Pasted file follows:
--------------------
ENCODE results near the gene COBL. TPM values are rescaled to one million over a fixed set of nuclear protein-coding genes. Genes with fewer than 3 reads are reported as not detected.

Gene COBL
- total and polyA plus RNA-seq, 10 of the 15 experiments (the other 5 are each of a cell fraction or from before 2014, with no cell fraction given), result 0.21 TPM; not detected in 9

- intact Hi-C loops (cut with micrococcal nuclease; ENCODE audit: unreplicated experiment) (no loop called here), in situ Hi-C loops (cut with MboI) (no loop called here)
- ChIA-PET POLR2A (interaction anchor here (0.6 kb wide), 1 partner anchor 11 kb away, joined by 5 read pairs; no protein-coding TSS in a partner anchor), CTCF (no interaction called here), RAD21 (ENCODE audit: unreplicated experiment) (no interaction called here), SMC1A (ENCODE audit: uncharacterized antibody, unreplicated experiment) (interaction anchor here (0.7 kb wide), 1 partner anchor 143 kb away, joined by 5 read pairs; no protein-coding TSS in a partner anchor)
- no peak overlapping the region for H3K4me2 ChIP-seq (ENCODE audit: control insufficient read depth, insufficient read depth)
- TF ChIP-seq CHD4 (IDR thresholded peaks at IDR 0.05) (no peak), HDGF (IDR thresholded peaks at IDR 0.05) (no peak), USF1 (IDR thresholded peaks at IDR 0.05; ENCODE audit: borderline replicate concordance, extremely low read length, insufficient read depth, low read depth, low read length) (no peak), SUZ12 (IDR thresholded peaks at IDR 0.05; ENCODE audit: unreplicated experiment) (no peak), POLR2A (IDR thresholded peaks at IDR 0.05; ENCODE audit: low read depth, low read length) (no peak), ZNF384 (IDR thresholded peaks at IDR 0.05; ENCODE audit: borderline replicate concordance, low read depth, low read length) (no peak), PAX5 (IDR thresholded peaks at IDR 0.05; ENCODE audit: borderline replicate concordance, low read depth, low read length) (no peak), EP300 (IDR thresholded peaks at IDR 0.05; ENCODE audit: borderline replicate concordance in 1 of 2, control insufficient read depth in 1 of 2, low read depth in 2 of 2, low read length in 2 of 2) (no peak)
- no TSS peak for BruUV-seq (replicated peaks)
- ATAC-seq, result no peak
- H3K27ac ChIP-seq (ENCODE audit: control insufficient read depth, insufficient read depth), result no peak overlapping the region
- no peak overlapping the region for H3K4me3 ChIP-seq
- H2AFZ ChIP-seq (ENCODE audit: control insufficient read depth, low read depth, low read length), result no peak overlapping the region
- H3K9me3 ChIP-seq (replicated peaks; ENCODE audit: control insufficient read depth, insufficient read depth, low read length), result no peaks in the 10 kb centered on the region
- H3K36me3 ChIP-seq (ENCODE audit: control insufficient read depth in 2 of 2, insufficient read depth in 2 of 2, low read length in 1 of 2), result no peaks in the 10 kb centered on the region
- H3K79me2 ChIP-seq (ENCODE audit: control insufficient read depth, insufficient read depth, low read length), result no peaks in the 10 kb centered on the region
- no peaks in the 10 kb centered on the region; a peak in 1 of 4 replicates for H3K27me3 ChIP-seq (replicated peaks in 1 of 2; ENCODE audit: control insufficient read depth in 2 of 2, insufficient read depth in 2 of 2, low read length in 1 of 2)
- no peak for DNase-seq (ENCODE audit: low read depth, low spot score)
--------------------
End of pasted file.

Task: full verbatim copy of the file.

ENCODE results near the gene COBL. TPM values are rescaled to one million over a fixed set of nuclear protein-coding genes. Genes with fewer than 3 reads are reported as not detected.

Gene COBL
- total and polyA plus RNA-seq, 10 of the 15 experiments (the other 5 are each of a cell fraction or from before 2014, with no cell fraction given), result 0.21 TPM; not detected in 9

- intact Hi-C loops (cut with micrococcal nuclease; ENCODE audit: unreplicated experiment) (no loop called here), in situ Hi-C loops (cut with MboI) (no loop called here)
- ChIA-PET POLR2A (interaction anchor here (0.6 kb wide), 1 partner anchor 11 kb away, joined by 5 read pairs; no protein-coding TSS in a partner anchor), CTCF (no interaction called here), RAD21 (ENCODE audit: unreplicated experiment) (no interaction called here), SMC1A (ENCODE audit: uncharacterized antibody, unreplicated experiment) (interaction anchor here (0.7 kb wide), 1 partner anchor 143 kb away, joined by 5 read pairs; no protein-coding TSS in a partner anchor)
- no peak overlapping the region for H3K4me2 ChIP-seq (ENCODE audit: control insufficient read depth, insufficient read depth)
- TF ChIP-seq CHD4 (IDR thresholded peaks at IDR 0.05) (no peak), HDGF (IDR thresholded peaks at IDR 0.05) (no peak), USF1 (IDR thresholded peaks at IDR 0.05; ENCODE audit: borderline replicate concordance, extremely low read length, insufficient read depth, low read depth, low read length) (no peak), SUZ12 (IDR thresholded peaks at IDR 0.05; ENCODE audit: unreplicated experiment) (no peak), POLR2A (IDR thresholded peaks at IDR 0.05; ENCODE audit: low read depth, low read length) (no peak), ZNF384 (IDR thresholded peaks at IDR 0.05; ENCODE audit: borderline replicate concordance, low read depth, low read length) (no peak), PAX5 (IDR thresholded peaks at IDR 0.05; ENCODE audit: borderline replicate concordance, low read depth, low read length) (no peak), EP300 (IDR thresholded peaks at IDR 0.05; ENCODE audit: borderline replicate concordance in 1 of 2, control insufficient read depth in 1 of 2, low read depth in 2 of 2, low read length in 2 of 2) (no peak)
- no TSS peak for BruUV-seq (replicated peaks)
- ATAC-seq, result no peak
- H3K27ac ChIP-seq (ENCODE audit: control insufficient read depth, insufficient read depth), result no peak overlapping the region
- no peak overlapping the region for H3K4me3 ChIP-seq
- H2AFZ ChIP-seq (ENCODE audit: control insufficient read depth, low read depth, low read length), result no peak overlapping the region
- H3K9me3 ChIP-seq (replicated peaks; ENCODE audit: control insufficient read depth, insufficient read depth, low read length), result no peaks in the 10 kb centered on the region
- H3K36me3 ChIP-seq (ENCODE audit: control insufficient read depth in 2 of 2, insufficient read depth in 2 of 2, low read length in 1 of 2), result no peaks in the 10 kb centered on the region
- H3K79me2 ChIP-seq (ENCODE audit: control insufficient read depth, insufficient read depth, low read length), result no peaks in the 10 kb centered on the region
- no peaks in the 10 kb centered on the region; a peak in 1 of 4 replicates for H3K27me3 ChIP-seq (replicated peaks in 1 of 2; ENCODE audit: control insufficient read depth in 2 of 2, insufficient read depth in 2 of 2, low read length in 1 of 2)
- no peak for DNase-seq (ENCODE audit: low read depth, low spot score)